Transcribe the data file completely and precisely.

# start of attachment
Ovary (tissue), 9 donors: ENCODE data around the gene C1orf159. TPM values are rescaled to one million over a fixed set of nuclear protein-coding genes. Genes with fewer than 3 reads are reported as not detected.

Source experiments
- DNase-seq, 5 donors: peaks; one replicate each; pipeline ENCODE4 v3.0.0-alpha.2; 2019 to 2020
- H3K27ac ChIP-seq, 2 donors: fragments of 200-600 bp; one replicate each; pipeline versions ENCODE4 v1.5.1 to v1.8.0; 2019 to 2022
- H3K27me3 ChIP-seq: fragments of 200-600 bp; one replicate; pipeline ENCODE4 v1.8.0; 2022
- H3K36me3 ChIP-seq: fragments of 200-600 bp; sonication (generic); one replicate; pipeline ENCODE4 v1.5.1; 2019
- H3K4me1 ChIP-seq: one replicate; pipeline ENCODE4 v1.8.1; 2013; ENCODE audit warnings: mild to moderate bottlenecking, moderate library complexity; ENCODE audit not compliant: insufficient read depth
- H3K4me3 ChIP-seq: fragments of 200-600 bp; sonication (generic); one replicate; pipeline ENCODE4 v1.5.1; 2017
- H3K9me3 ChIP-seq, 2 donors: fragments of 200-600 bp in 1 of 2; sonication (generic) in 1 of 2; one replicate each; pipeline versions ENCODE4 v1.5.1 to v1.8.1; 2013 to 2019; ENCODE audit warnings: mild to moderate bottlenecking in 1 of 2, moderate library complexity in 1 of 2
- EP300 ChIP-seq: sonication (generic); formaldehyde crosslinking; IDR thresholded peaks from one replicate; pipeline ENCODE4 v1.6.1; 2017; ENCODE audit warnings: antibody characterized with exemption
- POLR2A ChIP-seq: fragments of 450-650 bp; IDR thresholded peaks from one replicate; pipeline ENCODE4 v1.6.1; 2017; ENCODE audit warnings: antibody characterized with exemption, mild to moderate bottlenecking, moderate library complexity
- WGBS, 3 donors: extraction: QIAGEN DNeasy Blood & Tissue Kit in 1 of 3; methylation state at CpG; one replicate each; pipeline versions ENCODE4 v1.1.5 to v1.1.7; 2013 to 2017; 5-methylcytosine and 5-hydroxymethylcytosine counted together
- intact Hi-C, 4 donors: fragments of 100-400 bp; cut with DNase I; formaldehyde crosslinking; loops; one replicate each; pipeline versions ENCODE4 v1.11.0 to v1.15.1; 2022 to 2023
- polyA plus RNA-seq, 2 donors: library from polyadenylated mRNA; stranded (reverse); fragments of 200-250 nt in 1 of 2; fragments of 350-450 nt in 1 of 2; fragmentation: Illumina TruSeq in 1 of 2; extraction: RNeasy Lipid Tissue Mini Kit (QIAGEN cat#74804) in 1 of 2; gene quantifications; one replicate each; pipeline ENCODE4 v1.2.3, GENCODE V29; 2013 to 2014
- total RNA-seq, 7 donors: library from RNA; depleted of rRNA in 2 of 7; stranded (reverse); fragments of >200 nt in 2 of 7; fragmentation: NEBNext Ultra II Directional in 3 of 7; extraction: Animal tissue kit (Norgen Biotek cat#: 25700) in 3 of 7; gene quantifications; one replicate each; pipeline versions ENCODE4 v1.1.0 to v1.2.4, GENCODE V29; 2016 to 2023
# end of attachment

Ovary (tissue), 9 donors: ENCODE data around the gene C1orf159. TPM values are rescaled to one million over a fixed set of nuclear protein-coding genes. Genes with fewer than 3 reads are reported as not detected.

Source experiments
- DNase-seq, 5 donors: peaks; one replicate each; pipeline ENCODE4 v3.0.0-alpha.2; 2019 to 2020
- H3K27ac ChIP-seq, 2 donors: fragments of 200-600 bp; one replicate each; pipeline versions ENCODE4 v1.5.1 to v1.8.0; 2019 to 2022
- H3K27me3 ChIP-seq: fragments of 200-600 bp; one replicate; pipeline ENCODE4 v1.8.0; 2022
- H3K36me3 ChIP-seq: fragments of 200-600 bp; sonication (generic); one replicate; pipeline ENCODE4 v1.5.1; 2019
- H3K4me1 ChIP-seq: one replicate; pipeline ENCODE4 v1.8.1; 2013; ENCODE audit warnings: mild to moderate bottlenecking, moderate library complexity; ENCODE audit not compliant: insufficient read depth
- H3K4me3 ChIP-seq: fragments of 200-600 bp; sonication (generic); one replicate; pipeline ENCODE4 v1.5.1; 2017
- H3K9me3 ChIP-seq, 2 donors: fragments of 200-600 bp in 1 of 2; sonication (generic) in 1 of 2; one replicate each; pipeline versions ENCODE4 v1.5.1 to v1.8.1; 2013 to 2019; ENCODE audit warnings: mild to moderate bottlenecking in 1 of 2, moderate library complexity in 1 of 2
- EP300 ChIP-seq: sonication (generic); formaldehyde crosslinking; IDR thresholded peaks from one replicate; pipeline ENCODE4 v1.6.1; 2017; ENCODE audit warnings: antibody characterized with exemption
- POLR2A ChIP-seq: fragments of 450-650 bp; IDR thresholded peaks from one replicate; pipeline ENCODE4 v1.6.1; 2017; ENCODE audit warnings: antibody characterized with exemption, mild to moderate bottlenecking, moderate library complexity
- WGBS, 3 donors: extraction: QIAGEN DNeasy Blood & Tissue Kit in 1 of 3; methylation state at CpG; one replicate each; pipeline versions ENCODE4 v1.1.5 to v1.1.7; 2013 to 2017; 5-methylcytosine and 5-hydroxymethylcytosine counted together
- intact Hi-C, 4 donors: fragments of 100-400 bp; cut with DNase I; formaldehyde crosslinking; loops; one replicate each; pipeline versions ENCODE4 v1.11.0 to v1.15.1; 2022 to 2023
- polyA plus RNA-seq, 2 donors: library from polyadenylated mRNA; stranded (reverse); fragments of 200-250 nt in 1 of 2; fragments of 350-450 nt in 1 of 2; fragmentation: Illumina TruSeq in 1 of 2; extraction: RNeasy Lipid Tissue Mini Kit (QIAGEN cat#74804) in 1 of 2; gene quantifications; one replicate each; pipeline ENCODE4 v1.2.3, GENCODE V29; 2013 to 2014
- total RNA-seq, 7 donors: library from RNA; depleted of rRNA in 2 of 7; stranded (reverse); fragments of >200 nt in 2 of 7; fragmentation: NEBNext Ultra II Directional in 3 of 7; extraction: Animal tissue kit (Norgen Biotek cat#: 25700) in 3 of 7; gene quantifications; one replicate each; pipeline versions ENCODE4 v1.1.0 to v1.2.4, GENCODE V29; 2016 to 2023